Lay's Secret To Better Potato Chips Is All In Its Seeds

Everyone knows Lay's. The iconic brand fills store shelves with its logo — the bright yellow sun behind a red banner — and near-endless flavors of potato chips. However, no matter if you reach for a bag of the Classic, or you can't stop craving the tang of Salt & Vinegar, or you always go Sour Cream & Onion all the way, these potato chips all start in the same place — a potato field.

In fact, it's the potatoes that make Lay's potato chips so special, not necessarily the cooking method or the flavors. The brand purchases about 4 billion pounds of the starchy root vegetable every year and sources those potatoes from all over the country. However, no matter if the potatoes were grown in Maine, Florida, or Idaho, the potatoes are all the same, as Frito Lay scientists have developed a proprietary type of potato that is always used for Lay's potato chips. You won't find this potato variety in your average grocery store, and it comes with some key potato chip-processing benefits, plus some controversy.

What makes the Lay's potato special

The Lay's proprietary potato is known as the FC5 and it's only grown for use by Lay's and only grown to make only potato chips. The potato contains less water (about 5% less) than other potatoes and is grainier than other potato varieties, such as Russet potatoes or Yukon Gold potatoes. Potatoes with a high moisture content tend to stick together when cooked, so while they're ideal for roasting, boiling, or adding to your favorite potato salad recipe, they're not ideal for frying. Since Lay's needs to, obviously, fry its chips, a potato variety with less water content is more desirable for easier processing.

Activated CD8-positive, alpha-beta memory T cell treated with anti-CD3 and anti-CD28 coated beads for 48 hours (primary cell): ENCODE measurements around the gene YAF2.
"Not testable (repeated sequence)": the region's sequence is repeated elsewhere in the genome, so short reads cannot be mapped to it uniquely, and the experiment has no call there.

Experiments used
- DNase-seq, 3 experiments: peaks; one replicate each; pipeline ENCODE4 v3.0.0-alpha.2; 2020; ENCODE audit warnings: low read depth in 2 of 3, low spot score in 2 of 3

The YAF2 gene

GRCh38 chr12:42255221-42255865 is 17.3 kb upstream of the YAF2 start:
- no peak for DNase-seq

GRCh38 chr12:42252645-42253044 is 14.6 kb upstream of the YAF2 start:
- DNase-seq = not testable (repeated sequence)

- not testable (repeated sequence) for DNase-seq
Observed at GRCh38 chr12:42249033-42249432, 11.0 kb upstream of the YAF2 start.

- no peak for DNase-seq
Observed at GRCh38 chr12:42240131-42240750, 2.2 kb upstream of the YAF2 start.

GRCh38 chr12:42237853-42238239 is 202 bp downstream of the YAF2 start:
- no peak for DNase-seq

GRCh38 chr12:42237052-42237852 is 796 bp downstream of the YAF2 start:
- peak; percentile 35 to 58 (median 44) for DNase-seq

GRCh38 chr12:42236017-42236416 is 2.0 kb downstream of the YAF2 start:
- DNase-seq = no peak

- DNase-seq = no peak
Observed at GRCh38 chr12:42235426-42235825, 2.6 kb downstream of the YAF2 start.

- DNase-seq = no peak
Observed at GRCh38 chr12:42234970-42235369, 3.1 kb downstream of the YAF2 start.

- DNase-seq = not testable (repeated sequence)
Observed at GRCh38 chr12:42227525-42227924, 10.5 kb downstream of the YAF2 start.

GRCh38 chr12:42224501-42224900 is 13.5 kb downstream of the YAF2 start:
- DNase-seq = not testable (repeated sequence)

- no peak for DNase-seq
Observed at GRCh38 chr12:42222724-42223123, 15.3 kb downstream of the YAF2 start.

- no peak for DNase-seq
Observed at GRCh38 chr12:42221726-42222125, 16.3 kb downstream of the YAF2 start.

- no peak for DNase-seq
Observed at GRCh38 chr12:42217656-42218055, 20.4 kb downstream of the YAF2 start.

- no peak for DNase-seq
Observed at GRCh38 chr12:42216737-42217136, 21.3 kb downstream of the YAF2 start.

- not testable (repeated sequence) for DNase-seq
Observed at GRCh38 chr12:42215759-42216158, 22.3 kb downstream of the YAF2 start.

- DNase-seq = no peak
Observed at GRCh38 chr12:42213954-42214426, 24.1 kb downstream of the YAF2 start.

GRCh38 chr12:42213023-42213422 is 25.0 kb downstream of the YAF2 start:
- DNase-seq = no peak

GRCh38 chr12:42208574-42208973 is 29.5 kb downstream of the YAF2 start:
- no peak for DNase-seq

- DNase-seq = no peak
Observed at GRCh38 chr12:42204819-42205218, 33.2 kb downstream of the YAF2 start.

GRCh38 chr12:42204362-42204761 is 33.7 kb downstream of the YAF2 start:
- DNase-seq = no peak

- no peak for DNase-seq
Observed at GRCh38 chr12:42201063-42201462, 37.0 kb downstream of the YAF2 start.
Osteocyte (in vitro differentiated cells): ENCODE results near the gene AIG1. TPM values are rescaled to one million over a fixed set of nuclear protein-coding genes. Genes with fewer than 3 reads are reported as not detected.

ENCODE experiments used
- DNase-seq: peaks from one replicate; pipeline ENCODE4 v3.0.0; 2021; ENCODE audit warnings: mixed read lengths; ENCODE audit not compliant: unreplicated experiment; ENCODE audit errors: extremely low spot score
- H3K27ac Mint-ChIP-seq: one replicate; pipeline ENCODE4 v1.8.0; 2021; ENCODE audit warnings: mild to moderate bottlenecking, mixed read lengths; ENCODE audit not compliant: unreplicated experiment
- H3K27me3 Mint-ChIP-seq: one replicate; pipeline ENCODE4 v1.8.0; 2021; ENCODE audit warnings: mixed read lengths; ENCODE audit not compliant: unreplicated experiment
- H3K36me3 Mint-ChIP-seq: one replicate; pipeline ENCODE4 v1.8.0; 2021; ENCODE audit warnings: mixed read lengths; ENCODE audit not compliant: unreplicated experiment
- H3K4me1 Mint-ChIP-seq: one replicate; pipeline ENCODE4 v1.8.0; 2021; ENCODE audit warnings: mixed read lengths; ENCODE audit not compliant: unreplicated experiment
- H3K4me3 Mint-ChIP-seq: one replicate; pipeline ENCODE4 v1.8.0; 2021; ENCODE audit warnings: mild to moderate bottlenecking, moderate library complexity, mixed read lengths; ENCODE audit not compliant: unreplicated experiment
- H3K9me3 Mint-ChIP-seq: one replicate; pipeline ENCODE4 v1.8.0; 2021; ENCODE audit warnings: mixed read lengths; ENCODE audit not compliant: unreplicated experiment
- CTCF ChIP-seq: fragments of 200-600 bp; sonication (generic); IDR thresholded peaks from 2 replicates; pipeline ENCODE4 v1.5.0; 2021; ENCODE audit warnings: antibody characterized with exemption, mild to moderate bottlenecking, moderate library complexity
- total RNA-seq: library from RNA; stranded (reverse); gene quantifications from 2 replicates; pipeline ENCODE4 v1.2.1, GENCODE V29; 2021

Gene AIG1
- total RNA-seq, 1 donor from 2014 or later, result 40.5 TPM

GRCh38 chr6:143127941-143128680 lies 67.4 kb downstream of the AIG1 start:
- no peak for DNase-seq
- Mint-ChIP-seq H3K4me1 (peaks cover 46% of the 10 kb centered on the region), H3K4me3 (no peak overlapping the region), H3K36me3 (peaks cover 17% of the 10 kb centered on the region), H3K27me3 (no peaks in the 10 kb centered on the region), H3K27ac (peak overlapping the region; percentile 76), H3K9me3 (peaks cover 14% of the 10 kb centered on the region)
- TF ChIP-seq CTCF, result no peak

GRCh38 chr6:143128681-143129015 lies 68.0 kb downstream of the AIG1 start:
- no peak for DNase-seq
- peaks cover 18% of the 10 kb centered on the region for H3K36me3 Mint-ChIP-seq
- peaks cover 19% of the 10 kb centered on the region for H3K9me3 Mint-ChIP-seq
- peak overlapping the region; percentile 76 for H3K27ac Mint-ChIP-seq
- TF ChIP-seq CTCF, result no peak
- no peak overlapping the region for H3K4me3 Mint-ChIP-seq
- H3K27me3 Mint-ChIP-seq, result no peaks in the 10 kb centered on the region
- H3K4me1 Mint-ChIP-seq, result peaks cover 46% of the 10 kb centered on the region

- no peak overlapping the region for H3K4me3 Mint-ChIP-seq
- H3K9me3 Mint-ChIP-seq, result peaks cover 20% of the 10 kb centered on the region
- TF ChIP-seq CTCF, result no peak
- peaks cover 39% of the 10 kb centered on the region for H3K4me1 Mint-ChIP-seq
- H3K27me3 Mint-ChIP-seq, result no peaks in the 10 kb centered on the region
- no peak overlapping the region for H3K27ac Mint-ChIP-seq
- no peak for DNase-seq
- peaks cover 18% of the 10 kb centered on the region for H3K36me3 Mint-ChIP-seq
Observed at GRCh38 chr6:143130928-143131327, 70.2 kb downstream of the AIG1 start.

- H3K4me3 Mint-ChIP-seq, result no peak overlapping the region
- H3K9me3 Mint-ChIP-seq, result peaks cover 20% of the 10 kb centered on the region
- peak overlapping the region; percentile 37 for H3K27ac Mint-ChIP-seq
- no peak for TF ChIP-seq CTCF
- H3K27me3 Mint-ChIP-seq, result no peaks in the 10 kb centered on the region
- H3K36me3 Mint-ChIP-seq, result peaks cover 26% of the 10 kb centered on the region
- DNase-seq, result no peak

And don't make the mistake of thinking that this potato, while important to Lay's, is still just any old potato. It was the cause of a legal battle that began in 2019 and that continues on today. In 2019, Lay's attempted to sue Indian farmers for growing the potato outside of the agreement Lay's has with Indian farmers to produce the potatoes on Lay's behalf. While Lay's quickly offered to settle the lawsuit outside of court, in 2021, Indian authorities announced that Lay's claim to the potato variety was invalid anyway, as Indian law does not permit seed patents. In summer of 2023, Lay's appealed this decision, and that appeal was rejected.